The best books for middle graders with an appetite for food facts

Who am I?

I baked my first loaf of bread when I was eight. It was shaped like a brick and weighed about the same. With my grandma’s help, I tweaked the recipe, learned the importance of precise measurements, practiced my kneading, and ultimately won a blue ribbon for my efforts at the 4-H county fair. In the years since, my passion for food has grown. I love to learn how various crops are grown and harvested, I nearly cried when I tasted cheese I made myself, and I’ve been known to arrange travel around specific culinary adventures. For me, learning about food is nearly as enjoyable as eating it!


I wrote...

Bugs for Breakfast: How Eating Insects Could Help Save the Planet

By Mary Boone,

Book cover of Bugs for Breakfast: How Eating Insects Could Help Save the Planet

What is my book about?

Most North Americans would rather squish a bug than eat it. But baby bees are eaten right out of the can in Japan and grasshopper tacos are popular in Mexico. More than one-fourth of the world’s population eats insects—a practice called entomophagy. Bugs for Breakfast helps middle-grade readers understand how insects can help feed people. Readers are introduced to insect specialties and traditions around the globe. Bug nutrition and sustainability are also discussed. Bugs for Breakfast may not completely remove the yuck factor from the notion of eating bugs, but it will open young readers’ minds to what is happening in the world around them.

The books I picked & why

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There's No Ham in Hamburgers: Facts and Folklore about Our Favorite Foods

By Kim Zachman, Peter Donnelly (illustrator),

Book cover of There's No Ham in Hamburgers: Facts and Folklore about Our Favorite Foods

Why this book?

I love food and I love history, which is why I adore the way this offbeat book explains the origin stories of some of our favorite foods. Yes, some of the tales are gross. Did you know Genghis Khan’s soldiers put raw meat scraps between their horse and saddle? The friction tenderized the meat and turned it into an early version of ground meat patties – seasoned, of course, with horse sweat! Readers who love knowing the facts behind their food will enjoy learning about the beginnings of peanut butter, french fries, hot dogs, and much more.  


Yummy: A History of Desserts

By Victoria Grace Elliott,

Book cover of Yummy: A History of Desserts

Why this book?

Food facts become even more delectable when they’re shared in graphic novel form. Adorable food sprites Peri, Fee, and Fada lead readers through facts, legends, and myths behind some of the world’s favorite sweets. What do doughnuts have to do with religion? What do boiled hooves have to do with jelly beans? You’ll have to read the book to find out. Plus, there are colorfully illustrated recipes! Who doesn’t want to bake snickerdoodles or a funfetti cake with a sprite?


Food Network Magazine The Big, Fun Kids Cookbook: 150+ Recipes for Young Chefs

By Food Network Magazine,

Book cover of Food Network Magazine The Big, Fun Kids Cookbook: 150+ Recipes for Young Chefs

Why this book?

Kids’ cookbooks are about 1,000 times more awesome than they were when I was a kid. Recipes are easy to follow, they’re accompanied by colorful photos, and they feature foods kids actually want to make. For me, this cookbook, takes fun to the next level by including little food facts alongside most of the recipes (Did you know french toast isn’t actually French? The dish can be traced back to the Roman Empire – long before France was even a country!) The cookbook features standard breakfast, lunch, and dinner recipes but my favorite chapter is about Fake-Out Cakes. That’s right – they’re cakes, but they look like other things. There are instructions for making cakes that look like everything from a cheeseburger to mac and cheese. Bon appétit!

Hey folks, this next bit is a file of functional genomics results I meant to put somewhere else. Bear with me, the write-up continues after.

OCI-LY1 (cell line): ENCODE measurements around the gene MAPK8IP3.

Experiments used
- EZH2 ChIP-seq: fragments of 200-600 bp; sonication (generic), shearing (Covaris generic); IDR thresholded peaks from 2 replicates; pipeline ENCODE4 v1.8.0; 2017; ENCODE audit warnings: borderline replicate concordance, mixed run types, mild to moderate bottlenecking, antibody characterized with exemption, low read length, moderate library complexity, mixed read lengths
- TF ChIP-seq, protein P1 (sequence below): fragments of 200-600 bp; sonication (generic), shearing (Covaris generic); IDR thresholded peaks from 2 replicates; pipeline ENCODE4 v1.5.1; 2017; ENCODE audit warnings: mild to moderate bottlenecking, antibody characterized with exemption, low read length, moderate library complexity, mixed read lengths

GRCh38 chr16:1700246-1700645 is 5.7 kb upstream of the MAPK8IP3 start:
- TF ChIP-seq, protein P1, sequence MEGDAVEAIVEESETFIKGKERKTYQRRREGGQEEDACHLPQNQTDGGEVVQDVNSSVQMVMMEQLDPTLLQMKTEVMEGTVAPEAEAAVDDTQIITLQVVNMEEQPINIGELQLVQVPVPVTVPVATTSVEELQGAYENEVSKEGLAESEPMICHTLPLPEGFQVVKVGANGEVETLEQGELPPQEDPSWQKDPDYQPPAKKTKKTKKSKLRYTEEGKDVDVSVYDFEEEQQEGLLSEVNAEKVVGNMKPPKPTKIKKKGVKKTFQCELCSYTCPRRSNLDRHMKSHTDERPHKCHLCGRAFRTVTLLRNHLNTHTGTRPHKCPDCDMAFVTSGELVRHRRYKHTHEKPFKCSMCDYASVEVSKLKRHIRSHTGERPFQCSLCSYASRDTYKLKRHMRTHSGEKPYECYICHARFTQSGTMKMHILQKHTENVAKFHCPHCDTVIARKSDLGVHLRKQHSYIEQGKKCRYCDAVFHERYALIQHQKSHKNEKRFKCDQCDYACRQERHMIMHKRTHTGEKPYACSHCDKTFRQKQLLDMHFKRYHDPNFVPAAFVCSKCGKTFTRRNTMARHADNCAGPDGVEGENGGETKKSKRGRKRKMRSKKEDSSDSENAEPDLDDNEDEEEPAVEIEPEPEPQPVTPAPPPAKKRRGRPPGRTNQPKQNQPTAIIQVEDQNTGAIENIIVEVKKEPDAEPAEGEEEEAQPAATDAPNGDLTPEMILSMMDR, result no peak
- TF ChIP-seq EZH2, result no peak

The Poison Eaters: Fighting Danger and Fraud in Our Food and Drugs

By Gail Jarrow,

Book cover of The Poison Eaters: Fighting Danger and Fraud in Our Food and Drugs

Why this book?

This book is like watching a food-centric episode of Dateline, with fraud, malice, and cheating behind every food factory door. Candy tainted with arsenic, sausages made with meat scraps and rodent droppings swept off the floor, toothache medication made with cocaine – it’s all true. Sure, most of these food and medication offenses happened more than 100 years ago, but this book presents the information in a fresh, fascinating, and understandable way. I, for one, was gripped by the stories and grateful for changes in food standards and oversight.


Science Experiments You Can Eat

By Vicki Cobb, Tad Carpenter (illustrator),

Book cover of Science Experiments You Can Eat

Why this book?

For generations, this book has been helping young readers turn their kitchens into laboratories. After introducing basic scientific concepts, kid chefs/scientists get to test scientific principles with edible results: beef jerky, cottage cheese, pudding, and more. Along the way, they learn that making a meringue is about denaturing protein and that mayonnaise is a simple emulsion. I love the way in which the text and illustrations pair to clearly allow readers to conclude that good cooks truly are good chemists.


5 book lists we think you will like!

Interested in food, cooking, and comics?

5,887 authors have recommended their favorite books and what they love about them. Browse their picks for the best books about food, cooking, and comics.

Food Explore 45 books about food
Cooking Explore 68 books about cooking
Comics Explore 111 books about comics

And, 3 books we think you will enjoy!

We think you will like Silver Spoon, Vol. 1, Delicious in Dungeon, Volume 1, and Cook Korean! if you like this list.